The 2007 session was a heady time for the Mississippi Legislature and then-Gov. Haley Barbour.
The state was coming off three consecutive years of strong revenue growth, including two years of double-digit increases, thanks in large part to rebuilding following the destruction of Hurricane Katrina.
In 2007, the Legislature was able to give pay raises to teachers, state employees and address many other needs in state government. Seldom is the Mississippi Legislature in position to address all the needs that it did in the 2007 session.
In the 2008 fiscal year, which began in July following the 2007 session, state revenue collections soared to $4.94 billion.
Then the recession hit with an unprecedented drop in revenue collections. For the first time in memory, revenue was less than the previous year for two consecutive years.
The budgeting options for Barbour and the Legislature were limited during that period. If not for a dramatic increase in federal funds coming to the state during the recession, it is reasonable to believe there would have been schools that could not have kept their doors open, hospitals that would have been forced into closure and inmates who would have been released on the street in large numbers because of the inability to pay to incarcerate them.
Revenue did not surpass the levels of Fiscal Year 2008 until the 2013 fiscal year that ran from July 1, 2012, until June 30, 2013.
State revenue experts project revenue to be $5.22 billion for the current fiscal year and $5.36 billion for the upcoming fiscal year, which starts July 1.
Many state agencies and entities that were cut during the economic downturn have now or will receive funds from the Legislature that exceed what they got in that heady 2007 session for the 2008 fiscal year.
For instance, according to the budget documents compiled by Barbour at the time and currently by Gov. Phil Bryant, in state-source funds, Corrections received $330.2 million in Fiscal Year 2008 and $337.9 in Fiscal Year 2014. Many other agencies, including the universities, community colleges and Medicaid are receiving more funds.
On the other hand, there are agencies that have not regained their Fiscal Year 2008 funding level, including Public Safety, the Mississippi Development Authority and, most notably, education.
Funding for kindergarten through 12th grade education is around $100 million less than it was in Fiscal Year 2008 in the budget that has been passed by the House and is pending in the Senate.
It should not be a surprise that many state agencies have not returned to 2008 fiscal year levels. Coming into office in 2012, Tate Reeves as lieutenant governor, Philip Gunn as speaker and their respective leadership teams in the House and Senate preached fiscal discipline.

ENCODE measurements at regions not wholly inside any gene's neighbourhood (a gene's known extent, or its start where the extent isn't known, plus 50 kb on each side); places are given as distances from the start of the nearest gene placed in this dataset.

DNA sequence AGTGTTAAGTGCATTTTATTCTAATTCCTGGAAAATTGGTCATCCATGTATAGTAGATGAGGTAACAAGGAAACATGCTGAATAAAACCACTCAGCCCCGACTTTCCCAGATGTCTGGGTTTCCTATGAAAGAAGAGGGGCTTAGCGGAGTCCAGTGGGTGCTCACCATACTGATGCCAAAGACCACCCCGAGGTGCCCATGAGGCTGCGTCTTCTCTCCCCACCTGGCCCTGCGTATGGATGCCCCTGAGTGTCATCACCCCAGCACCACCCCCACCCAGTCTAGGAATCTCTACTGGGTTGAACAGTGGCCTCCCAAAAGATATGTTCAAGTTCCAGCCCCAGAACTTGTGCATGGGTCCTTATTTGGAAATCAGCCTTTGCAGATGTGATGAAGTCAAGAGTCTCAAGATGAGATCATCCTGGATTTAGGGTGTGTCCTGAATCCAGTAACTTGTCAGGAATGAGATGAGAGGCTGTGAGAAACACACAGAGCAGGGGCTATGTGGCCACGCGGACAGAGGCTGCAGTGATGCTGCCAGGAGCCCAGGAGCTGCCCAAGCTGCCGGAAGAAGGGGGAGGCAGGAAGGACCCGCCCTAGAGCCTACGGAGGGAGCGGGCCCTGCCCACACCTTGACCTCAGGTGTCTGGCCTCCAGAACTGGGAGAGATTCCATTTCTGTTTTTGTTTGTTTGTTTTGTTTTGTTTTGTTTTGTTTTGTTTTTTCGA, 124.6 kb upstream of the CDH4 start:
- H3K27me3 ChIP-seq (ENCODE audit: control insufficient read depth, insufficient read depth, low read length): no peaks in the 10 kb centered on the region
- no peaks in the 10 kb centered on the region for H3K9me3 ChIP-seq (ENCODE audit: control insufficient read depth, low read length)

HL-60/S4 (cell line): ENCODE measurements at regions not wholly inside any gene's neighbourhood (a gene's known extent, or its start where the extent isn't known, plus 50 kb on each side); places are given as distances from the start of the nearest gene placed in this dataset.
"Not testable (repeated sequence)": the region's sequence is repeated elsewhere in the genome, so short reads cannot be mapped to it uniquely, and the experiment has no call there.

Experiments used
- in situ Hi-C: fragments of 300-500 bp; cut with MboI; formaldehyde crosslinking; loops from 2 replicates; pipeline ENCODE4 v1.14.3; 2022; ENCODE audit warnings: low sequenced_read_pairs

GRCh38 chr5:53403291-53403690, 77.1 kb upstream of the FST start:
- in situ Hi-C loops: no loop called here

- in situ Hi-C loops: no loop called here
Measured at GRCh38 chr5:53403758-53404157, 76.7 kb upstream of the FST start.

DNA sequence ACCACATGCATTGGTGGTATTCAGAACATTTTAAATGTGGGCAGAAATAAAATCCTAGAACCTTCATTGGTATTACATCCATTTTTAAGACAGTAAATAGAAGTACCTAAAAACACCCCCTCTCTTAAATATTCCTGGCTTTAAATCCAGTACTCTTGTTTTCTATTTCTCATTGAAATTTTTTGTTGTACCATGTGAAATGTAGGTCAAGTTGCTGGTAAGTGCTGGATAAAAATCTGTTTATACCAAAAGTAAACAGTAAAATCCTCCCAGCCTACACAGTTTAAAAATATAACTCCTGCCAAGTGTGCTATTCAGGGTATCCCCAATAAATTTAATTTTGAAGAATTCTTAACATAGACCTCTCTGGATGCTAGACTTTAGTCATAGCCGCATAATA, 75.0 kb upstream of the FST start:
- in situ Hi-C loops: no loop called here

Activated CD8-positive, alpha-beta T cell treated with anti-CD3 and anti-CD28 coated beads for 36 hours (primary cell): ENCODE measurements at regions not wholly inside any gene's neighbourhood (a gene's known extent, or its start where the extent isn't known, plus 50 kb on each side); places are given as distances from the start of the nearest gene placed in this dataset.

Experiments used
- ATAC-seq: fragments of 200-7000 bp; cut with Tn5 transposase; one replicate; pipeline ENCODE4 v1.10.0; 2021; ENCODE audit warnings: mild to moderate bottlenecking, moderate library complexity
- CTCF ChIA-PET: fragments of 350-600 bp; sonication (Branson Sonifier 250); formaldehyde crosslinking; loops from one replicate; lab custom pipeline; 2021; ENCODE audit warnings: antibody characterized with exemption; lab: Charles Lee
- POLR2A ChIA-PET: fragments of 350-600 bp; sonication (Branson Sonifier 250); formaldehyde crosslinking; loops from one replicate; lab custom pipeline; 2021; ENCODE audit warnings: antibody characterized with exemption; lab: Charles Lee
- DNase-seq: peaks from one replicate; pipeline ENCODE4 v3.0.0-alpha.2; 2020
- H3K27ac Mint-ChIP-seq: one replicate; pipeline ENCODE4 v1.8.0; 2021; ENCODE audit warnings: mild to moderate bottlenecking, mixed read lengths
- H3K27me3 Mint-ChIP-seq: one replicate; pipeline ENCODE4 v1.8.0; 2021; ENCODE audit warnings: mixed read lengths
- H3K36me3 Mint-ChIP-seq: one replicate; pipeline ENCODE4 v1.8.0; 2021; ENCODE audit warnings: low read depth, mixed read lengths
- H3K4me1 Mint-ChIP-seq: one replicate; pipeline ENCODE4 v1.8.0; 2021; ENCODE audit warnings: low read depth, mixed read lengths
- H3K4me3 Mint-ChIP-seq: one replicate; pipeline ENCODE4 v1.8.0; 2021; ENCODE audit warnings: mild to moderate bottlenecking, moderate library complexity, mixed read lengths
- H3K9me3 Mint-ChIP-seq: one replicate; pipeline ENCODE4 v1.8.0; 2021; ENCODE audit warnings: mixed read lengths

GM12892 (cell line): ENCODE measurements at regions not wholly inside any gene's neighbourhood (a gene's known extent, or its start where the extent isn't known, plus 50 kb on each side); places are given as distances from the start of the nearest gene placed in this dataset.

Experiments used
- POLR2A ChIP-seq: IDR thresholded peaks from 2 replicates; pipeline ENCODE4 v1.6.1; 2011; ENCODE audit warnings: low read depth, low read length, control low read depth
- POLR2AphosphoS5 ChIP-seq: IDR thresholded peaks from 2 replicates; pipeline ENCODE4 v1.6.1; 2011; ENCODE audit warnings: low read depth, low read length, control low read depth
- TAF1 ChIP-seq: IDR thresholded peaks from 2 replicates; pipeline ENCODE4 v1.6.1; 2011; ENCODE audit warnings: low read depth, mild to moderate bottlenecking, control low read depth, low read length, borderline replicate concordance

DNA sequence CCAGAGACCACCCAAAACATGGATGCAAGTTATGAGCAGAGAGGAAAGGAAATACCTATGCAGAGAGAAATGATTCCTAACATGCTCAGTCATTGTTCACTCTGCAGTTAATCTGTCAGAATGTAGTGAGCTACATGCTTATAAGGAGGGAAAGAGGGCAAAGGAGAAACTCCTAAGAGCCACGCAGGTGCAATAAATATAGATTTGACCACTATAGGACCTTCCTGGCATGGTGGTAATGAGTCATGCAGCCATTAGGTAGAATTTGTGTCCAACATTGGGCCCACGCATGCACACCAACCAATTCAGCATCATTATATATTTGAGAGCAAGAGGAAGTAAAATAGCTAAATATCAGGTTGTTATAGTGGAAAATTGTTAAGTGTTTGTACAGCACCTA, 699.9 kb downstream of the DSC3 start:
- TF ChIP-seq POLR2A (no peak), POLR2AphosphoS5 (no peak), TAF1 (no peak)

They stressed that some agencies that already had undergone cuts in the previous term during the midst of the recession might endure more decreases in funding. They said they were going to look for areas to cut with a razor-like focus to make state government more efficient.
Legislative leaders stressed the importance of fiscal conservatism when they presented their budget proposal late last year and have continued to stress it this session.
One agency where legislative leaders have had a difficult time finding areas to cut is in its own backyard – the budget to operate the Legislature.
In Fiscal Year 2008, $25.5 million was appropriated to the Legislature to pay for operations and travel. For the current year, $28.5 million was provided for the 174 legislators and their staff.
The leaders apparently believe the budget for its own operation is as efficient as it can be. Last week the House rejected a plan offered by Rep. Cecil Brown, D-Jackson, to take $500,000 from the Legislature’s travel budget to help fund a program to curb the state’s infant mortality rate, which is consistently the highest in the nation.
Now, the budget for the Legislature is small potatoes when compared with how much it costs, for instance, to run the state’s local school districts, operate universities and community colleges, to provide health care to the needy.
Still, the guys preaching fiscal conservatism for the state and saying they could find areas in state government to cut that the previous regime did not find, could not find any areas in their budget that needed cutting.
Bobby Harrison is the Daily Journal’s Capitol Bureau chief. Contact him at (662) 353-3119 or email@example.com.